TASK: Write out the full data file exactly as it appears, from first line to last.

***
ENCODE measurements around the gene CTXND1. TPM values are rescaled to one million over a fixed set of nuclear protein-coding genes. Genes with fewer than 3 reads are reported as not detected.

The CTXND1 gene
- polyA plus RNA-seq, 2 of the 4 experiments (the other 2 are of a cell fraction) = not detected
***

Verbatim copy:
ENCODE measurements around the gene CTXND1. TPM values are rescaled to one million over a fixed set of nuclear protein-coding genes. Genes with fewer than 3 reads are reported as not detected.

The CTXND1 gene
- polyA plus RNA-seq, 2 of the 4 experiments (the other 2 are of a cell fraction) = not detected